The term eastern spruce includes three species: red (Picea rubens), white (P. glauca), and black (P. mariana). White and black spruce grow principally in the Great Lake States and New England, and red spruce grows in New England and the Appalachian Mountains.
The wood is light in color, and there is little difference between heartwood and sapwood. All three species have about the same properties, and they are not distinguished from each other in commerce. The wood dries easily and is stable after drying, is moderately lightweight and easily worked, has moderate shrinkage, and is moderately strong, stiff, tough, and hard.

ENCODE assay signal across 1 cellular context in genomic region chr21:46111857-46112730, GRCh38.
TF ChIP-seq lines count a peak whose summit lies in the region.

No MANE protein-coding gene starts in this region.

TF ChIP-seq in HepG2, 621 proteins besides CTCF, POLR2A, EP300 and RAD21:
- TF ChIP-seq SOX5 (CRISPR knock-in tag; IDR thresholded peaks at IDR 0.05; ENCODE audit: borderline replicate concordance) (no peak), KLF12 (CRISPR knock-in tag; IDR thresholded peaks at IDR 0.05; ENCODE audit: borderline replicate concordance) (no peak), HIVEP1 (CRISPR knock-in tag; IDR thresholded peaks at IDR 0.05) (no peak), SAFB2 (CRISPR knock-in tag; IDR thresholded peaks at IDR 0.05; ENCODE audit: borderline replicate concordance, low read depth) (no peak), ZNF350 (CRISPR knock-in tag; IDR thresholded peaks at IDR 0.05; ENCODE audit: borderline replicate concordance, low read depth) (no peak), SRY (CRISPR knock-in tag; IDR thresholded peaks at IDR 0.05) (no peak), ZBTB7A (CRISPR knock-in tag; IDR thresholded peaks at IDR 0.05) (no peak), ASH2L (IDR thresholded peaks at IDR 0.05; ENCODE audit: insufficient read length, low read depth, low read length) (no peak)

The greatest use of eastern spruce is for pulpwood. Eastern spruce lumber is used for framing material, general millwork, boxes and crates, and piano sounding boards.
*Much of the base wood information presented here is made available by the USDA FPL FS. If you are interested in a much more technical description of wood properties, I encourage you to visit the source.